If you take the time to think about the impact that teachers have had in your life, you may be surprised. But one thing that you can conclude in such an exercise is that you are the person you are, by and large, because of the influence of teachers throughout your life.
For me, I can point to eight different teachers throughout my life that had an impact on my educational experience.
Mrs. Jozsa was my seventh grade English teacher at St. Henry Junior High School in Cleveland. She was an interesting person with a lot of character, and she was a character, too. What I learned from her was that I didn’t know as much English as I thought I did. After what I thought was a successful stint in Major Work courses in the third through sixth grade, I promptly earned a C+ in English for my first grading period under Mrs. Jozsa. I learned from that experience that what I thought I knew was hardly enough to move to the next level. My parents were flabbergasted, and I was surprised, too, but it caused me to dig a little deeper in my studies at a very important time in my life. She took her job very seriously, and was always encouraging. By the time I finished her class, I received an “A” in English. (If you want some perspective as to how long ago this was for me, the brand new hit song during that year was Let’s Stay Together by Al Green).
My first English teacher in the ninth grade at Chanel High School was Fr. James. He was a pleasant, older gentleman with white hair, and his classes were legendary because he would crack open the windows of his classroom during the winter months, which according to his theory, would keep all of his students awake and keep their blood pumping. My theory was that I was freezing to death and that I would need someone to pump my chest to revive me. Anyway, you wouldn’t dare fall asleep in his class, or you might have been carried out on a stretcher due to hypothermia. My class motto for Fr. James was “stay awake…stay alive.”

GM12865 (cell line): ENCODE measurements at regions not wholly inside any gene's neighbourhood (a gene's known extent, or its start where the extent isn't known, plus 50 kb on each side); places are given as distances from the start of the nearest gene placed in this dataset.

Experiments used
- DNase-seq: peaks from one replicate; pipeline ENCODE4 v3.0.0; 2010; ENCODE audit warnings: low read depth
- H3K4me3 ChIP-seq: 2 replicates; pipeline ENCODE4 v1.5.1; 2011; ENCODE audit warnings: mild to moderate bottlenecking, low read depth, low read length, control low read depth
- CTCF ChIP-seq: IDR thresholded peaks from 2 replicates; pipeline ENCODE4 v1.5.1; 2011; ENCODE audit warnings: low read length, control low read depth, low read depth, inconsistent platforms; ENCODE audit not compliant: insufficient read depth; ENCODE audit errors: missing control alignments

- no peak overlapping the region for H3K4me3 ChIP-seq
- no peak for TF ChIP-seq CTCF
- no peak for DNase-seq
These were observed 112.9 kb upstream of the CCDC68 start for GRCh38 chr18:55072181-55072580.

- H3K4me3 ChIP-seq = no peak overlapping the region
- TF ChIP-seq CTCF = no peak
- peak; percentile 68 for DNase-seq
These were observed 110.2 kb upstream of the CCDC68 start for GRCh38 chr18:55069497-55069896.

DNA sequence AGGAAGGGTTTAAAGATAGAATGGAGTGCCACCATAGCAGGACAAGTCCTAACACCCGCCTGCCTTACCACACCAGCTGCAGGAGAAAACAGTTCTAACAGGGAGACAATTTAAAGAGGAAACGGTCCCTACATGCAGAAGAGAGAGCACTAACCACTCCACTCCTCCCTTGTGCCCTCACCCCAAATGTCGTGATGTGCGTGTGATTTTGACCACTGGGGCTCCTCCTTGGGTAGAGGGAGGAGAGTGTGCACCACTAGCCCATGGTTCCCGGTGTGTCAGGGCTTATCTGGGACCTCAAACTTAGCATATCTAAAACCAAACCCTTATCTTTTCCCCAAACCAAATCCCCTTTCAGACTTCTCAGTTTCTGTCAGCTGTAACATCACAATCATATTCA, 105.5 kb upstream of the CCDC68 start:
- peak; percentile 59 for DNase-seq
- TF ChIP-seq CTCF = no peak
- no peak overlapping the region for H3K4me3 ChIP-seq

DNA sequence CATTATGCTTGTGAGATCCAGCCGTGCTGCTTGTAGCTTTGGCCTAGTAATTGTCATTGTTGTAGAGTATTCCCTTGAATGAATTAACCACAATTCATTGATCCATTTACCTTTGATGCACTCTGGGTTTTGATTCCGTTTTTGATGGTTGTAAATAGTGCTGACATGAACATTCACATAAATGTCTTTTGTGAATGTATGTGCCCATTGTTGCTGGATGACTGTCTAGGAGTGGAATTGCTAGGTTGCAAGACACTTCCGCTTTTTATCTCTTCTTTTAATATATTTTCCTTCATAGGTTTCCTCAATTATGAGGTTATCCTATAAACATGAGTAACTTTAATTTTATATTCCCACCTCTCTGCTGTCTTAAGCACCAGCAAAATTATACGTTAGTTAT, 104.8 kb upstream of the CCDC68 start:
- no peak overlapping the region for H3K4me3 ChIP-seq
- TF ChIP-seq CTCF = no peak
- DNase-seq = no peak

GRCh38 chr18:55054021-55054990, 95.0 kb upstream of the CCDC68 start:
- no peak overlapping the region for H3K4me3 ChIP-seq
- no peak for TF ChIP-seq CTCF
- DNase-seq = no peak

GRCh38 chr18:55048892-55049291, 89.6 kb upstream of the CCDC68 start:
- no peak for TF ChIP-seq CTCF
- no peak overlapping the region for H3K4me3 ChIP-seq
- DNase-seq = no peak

It got better from there. I enjoyed my class experiences in 11th and 12th grade with Mr. Edward Gotch (Algebra and Calculus) and in 12th grade with Mr. Bruce Domski, who taught A.P. English. Our big book for the year was to read and review The Great Gatsby by F. Scott Fitzgerald. My senior year of high school was my breakout year as I had my best GPA and my best overall experience as a student.
I will never forget Dr. Vincent McHale, who was my Political Science teacher at Case Western Reserve University. He was so engaging that his classes really challenged my approach to national and international affairs, and I will never forget his comment that there were so many lawyers in the field at that time that some of them will be marching off of cliffs for a lack of work. I made up my mind, at that moment, that I was NOT going to law school.
Even in my adulthood, my encounters during my Master’s program at Crown College with Dr. James Cowman and Dr. Gary Keisling were very special and formative as I grew in my studies. Finally, my most recent Clinical Pastoral Education class with Fred Madren in Indianapolis made me helped me to reflect more about who I was as an individual in learning more about becoming a chaplain. In any vocational environment, it is important for you to know who you are as a person before you can reach out and effectively help someone else.
What I hope you can see from my experience is that teachers do a lot more than just teach subjects. They provide all sorts of wisdom and knowledge—from their own education and from personal experiences—that shape the lives of everyone that they come into contact with. Many teachers, whether they know it or not, are always providing this wisdom and knowledge—both inside and outside of the classroom.
Teaching is a God-given talent and ability. It is referenced in Scripture as one of the gifts referenced within the body of Christ:
Romans 12:6-8 NIV
We have different gifts, according to the grace given to each of us. If your gift is prophesying, then prophesy in accordance with your faith; if it is serving, then serve; if it is teaching, then teach; if it is to encourage, then give encouragement; if it is giving, then give generously; if it is to lead, do it diligently; if it is to show mercy, do it cheerfully.
Interestingly, teachers use all of these attributes in carrying out their responsibilities: service, encouragement, giving, leadership and mercy. We will look at one of these attributes—leadership. Leaders perform their duties with care and concern for those who they are responsible for.
Teachers are leaders.
The Bible stresses the importance of gaining wisdom and knowledge, and in listening to others who have their own experiences to share with you. Jesus Christ spent the better part of two years giving instruction to His disciples. He was a patient teacher in the same way as Scripture is defined:
2 Timothy 3:16-17 ESV
All Scripture is breathed out by God and profitable for teaching, for reproof, for correction, and for training in righteousness, that the man of God may be competent, equipped for every good work.